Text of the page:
It's a ridiculous assertion because basically Leslie is telling her readers that in order to lose weight you simply have to eat less. While ultimately that's true it's about as useful a piece of advice as someone telling you that to get rich all you need to do is, "buy low and sell high" in the stock market. In Leslie's case the analogy would be to an actual stockbroker giving you that sage advice.

If it were that easy Leslie, everybody'd be skinny.

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Wednesday, January 07, 2009

New York State Health Commissioner Calorically Confused?

I figure most of my blog readers already know about New York State's fat-tax proposal whereby an 18% premium will be attached to sugary drinks. The hope of course is that if soda costs more, people will therefore buy and drink less, and by drinking less sugary beverages those folks will lose weight (or stop gaining).

It's a very simple premise really - drink fewer calories, gain less (or even lose some) weight and in NYC where calories are posted on menus, people really ought to "get it".

You know who absolutely ought to "get it"? New York State's Health Commissioner - the board certified in internal medicine physician Dr. Richard Daines who you'd guess ought to be fairly well versed in all things caloric.

Well if the video below really represents his views, I'm not so sure.

You see in the video below Dr. Daines boils down the point of the tax to be shifting the consumption of cola "back" to the consumption of milk as in the 70s when obesity was less of a concern the average New Yorker was drinking more milk and less soda.

The problem with that notion is that the past 30 years of weight gain cannot be skimmed down to a single variable. It's not soda that's caused the gain, it's the calories in it as well as the various other foods and portions that have grown in size, quantity and calories since the 70s.

Watch the video and you'll hear how in fact since the 70s the average New Yorker is drinking at least 2 more glasses of liquid calories a week just between milk and soda. Of course we also know that since 1970 juice consumption has gone up as well so likely the average New Yorker is consuming anywhere from 200-500 more calories weekly purely from liquid sources. Splitting the difference and extrapolating for a year that's 5.2lbs more calories per year just from non-satiating liquids.

Given that 2% and higher fat milks have drop per drop more calories than soda, and juice the same, if all a New Yorker did following the introduction of the fat-tax was swap some sodas for milks or juice liquid calories won't change (and neither will weight).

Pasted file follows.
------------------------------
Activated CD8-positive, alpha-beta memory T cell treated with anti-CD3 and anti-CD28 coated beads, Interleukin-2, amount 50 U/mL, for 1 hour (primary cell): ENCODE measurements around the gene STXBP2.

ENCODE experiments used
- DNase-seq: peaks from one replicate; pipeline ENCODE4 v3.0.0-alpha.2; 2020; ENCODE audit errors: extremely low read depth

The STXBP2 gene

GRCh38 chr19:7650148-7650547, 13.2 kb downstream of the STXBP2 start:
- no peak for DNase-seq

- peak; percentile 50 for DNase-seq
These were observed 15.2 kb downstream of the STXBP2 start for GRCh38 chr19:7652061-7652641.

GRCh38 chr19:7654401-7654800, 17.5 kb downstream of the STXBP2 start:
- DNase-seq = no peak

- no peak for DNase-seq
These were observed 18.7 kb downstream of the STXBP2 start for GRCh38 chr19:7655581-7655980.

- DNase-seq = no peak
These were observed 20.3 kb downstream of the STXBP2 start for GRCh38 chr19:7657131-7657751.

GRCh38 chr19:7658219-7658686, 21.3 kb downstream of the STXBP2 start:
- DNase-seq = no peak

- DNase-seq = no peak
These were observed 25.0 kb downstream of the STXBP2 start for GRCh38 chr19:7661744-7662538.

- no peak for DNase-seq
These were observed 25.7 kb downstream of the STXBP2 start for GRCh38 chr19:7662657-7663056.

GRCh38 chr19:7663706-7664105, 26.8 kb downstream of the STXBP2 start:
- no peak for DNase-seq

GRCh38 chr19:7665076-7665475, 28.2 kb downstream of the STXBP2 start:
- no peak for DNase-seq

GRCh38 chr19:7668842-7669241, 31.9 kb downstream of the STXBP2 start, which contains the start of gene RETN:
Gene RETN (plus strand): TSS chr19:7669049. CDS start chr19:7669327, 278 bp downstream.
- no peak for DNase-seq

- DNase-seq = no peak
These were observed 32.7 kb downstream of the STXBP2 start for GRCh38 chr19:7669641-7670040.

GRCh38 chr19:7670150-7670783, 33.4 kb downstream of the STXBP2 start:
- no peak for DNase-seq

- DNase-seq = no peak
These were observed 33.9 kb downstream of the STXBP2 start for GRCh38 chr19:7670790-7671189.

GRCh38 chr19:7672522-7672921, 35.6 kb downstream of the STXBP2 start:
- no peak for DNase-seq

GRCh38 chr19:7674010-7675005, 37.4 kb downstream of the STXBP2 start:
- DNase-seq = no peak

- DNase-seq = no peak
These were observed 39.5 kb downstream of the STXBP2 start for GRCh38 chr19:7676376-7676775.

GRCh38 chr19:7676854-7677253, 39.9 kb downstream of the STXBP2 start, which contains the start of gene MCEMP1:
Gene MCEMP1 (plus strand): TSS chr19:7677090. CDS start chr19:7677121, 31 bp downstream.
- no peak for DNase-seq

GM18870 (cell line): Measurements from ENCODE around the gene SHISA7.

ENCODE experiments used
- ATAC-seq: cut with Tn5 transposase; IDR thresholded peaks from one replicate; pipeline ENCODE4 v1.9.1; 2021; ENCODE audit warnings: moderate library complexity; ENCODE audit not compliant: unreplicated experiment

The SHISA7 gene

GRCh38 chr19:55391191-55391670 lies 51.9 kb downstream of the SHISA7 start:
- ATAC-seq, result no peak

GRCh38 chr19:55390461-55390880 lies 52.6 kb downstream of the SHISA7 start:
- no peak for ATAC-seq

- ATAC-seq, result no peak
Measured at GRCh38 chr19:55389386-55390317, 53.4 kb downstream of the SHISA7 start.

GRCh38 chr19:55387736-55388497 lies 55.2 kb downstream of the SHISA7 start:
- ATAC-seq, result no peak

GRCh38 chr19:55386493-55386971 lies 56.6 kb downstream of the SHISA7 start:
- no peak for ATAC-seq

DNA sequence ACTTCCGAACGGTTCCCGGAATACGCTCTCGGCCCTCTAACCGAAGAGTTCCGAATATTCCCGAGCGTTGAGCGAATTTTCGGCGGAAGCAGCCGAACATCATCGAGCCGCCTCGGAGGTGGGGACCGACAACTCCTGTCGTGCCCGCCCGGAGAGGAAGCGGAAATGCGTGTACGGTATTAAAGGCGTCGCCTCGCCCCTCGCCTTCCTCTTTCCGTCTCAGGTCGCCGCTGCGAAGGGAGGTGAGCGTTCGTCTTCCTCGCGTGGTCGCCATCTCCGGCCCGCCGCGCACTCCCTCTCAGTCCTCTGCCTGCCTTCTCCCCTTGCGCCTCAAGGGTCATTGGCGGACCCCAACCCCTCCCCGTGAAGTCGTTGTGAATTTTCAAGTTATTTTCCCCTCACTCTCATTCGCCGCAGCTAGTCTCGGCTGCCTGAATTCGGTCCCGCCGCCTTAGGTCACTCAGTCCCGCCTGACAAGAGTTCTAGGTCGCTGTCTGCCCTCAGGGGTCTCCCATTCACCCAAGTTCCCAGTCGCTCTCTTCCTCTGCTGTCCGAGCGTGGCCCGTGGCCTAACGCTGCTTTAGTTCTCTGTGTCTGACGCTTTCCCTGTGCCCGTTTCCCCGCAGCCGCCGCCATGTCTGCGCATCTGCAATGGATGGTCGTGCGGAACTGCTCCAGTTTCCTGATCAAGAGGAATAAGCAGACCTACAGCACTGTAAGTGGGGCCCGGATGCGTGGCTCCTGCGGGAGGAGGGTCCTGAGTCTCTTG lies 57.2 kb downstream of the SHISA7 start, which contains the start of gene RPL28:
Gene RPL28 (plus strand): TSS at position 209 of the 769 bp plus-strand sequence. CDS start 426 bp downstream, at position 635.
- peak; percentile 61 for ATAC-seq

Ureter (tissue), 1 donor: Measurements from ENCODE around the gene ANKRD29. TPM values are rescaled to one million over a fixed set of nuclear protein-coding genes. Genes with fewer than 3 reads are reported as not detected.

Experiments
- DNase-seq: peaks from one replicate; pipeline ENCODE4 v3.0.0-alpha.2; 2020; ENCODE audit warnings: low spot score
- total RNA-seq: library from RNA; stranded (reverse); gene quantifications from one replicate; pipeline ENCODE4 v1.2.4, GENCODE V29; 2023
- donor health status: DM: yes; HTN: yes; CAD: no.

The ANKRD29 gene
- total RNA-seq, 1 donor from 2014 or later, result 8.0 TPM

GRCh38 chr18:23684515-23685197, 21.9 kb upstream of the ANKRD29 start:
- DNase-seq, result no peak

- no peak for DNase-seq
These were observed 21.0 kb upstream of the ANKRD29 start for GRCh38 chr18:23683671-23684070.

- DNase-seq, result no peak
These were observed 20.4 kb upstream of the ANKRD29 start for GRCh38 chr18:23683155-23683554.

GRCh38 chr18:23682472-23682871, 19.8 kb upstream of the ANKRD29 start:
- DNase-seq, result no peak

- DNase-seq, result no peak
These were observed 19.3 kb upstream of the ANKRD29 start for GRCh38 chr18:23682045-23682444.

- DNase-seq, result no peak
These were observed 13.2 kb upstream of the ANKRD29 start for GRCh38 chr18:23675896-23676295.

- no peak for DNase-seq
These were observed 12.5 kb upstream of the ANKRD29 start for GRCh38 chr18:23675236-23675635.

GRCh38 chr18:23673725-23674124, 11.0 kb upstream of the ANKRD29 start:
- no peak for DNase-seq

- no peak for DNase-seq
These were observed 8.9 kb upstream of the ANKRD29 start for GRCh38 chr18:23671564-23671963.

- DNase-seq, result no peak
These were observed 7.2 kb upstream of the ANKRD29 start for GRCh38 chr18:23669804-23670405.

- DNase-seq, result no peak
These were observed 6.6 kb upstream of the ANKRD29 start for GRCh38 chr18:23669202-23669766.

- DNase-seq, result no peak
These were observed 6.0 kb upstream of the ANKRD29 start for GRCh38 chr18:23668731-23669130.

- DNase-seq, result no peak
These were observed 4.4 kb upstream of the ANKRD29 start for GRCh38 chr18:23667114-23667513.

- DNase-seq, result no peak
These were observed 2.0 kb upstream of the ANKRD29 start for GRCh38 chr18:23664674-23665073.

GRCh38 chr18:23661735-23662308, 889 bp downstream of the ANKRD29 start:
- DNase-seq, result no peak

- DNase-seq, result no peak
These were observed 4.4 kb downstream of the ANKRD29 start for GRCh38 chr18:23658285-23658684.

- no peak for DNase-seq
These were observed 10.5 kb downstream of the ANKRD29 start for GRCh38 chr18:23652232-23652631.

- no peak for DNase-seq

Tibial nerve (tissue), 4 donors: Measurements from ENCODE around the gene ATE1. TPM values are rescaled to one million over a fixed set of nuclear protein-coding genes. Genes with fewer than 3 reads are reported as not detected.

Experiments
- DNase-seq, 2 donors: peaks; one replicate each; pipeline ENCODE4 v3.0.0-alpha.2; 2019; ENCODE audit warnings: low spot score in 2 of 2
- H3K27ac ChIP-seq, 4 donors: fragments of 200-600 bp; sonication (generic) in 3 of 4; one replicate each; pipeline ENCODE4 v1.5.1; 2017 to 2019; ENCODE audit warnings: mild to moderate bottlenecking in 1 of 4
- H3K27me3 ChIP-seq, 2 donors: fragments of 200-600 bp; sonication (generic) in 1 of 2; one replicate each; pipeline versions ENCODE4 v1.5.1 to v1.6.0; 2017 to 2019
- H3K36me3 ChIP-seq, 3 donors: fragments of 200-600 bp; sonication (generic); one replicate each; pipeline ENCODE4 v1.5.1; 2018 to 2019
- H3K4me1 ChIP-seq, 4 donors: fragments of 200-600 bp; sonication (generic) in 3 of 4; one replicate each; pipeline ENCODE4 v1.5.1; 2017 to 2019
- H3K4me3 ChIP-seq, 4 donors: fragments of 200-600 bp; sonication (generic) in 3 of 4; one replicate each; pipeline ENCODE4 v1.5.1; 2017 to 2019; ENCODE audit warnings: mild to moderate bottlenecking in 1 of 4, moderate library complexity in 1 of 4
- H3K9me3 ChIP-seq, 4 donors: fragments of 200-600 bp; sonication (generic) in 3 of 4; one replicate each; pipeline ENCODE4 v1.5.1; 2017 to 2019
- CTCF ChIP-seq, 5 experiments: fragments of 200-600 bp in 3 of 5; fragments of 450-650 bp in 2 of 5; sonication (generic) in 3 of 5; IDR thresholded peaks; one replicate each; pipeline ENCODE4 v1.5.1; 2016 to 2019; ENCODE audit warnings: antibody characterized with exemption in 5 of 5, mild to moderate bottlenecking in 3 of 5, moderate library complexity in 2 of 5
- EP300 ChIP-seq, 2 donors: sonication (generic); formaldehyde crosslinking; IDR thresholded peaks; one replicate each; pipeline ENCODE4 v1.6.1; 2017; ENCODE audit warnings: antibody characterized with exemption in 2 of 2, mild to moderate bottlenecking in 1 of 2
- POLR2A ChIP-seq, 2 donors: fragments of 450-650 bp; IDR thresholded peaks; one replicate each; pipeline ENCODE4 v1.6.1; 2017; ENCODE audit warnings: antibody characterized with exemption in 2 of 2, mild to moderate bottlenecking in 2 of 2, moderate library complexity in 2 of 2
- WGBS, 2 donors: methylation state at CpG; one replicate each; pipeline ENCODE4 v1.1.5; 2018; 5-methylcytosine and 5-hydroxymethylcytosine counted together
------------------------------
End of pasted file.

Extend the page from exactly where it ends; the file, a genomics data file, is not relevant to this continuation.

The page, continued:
Now I can't imagine Dr. Daines doesn't "get it", I think he probably figured it'd be best to try to dumb things down.

Problem is dumbing things down when it comes to calories is just plain dumb. If New Yorkers who watch Dr. Daines think that soda has magically bad calories and milk and juice magically good ones they're missing the really important take home point - liquid calories aren't satiating and we drink too many of them.

The message really has to be, don't drink your calories. Too bad Dr. Daines blew the opportunity to hammer that home.



[Hat tip to one of my favourite nutritional economists Parke Wilde]

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Tuesday, January 06, 2009

I hope you gained weight over the holidays


That's what I'm telling my patients.

Frankly I think for many (certainly not all), significant losses over Christmas and New Years carry a worse prognosis than small gains.

Why?

Simple.

To lose weight over Christmas and New Year for many would require an overly strict approach, a slap-your-wrist, wish you could have seconds, damn that stupid pie, type approach. An approach otherwise known as a "diet".

"Diets" by definition are temporary.

Lifestyles are forever.

Life includes Christmas.

Hope you enjoyed yours.

(And if you did lose, don't feel guilty, just ask yourself if you were reasonably indulgent and if not, perhaps loosen your reins just a touch)

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Monday, January 05, 2009

French-Fried Hot Dogs?


I need a softball post to get back to blogging and thanks to my favourite blogging anaesthetist Joe, I've got one.

Introducing this year's first Frankenfood, straight from South Korea - the french-fried hot dog.

I imagine that whatever evil technology was used to fuse the fries to the dogs will soon be used to make french-fried lots of other stuff.

Hope you all had great holidays - look for some more figuratively meaty posts later this week.

[Hat tip to Joe via The Last Appetite blog]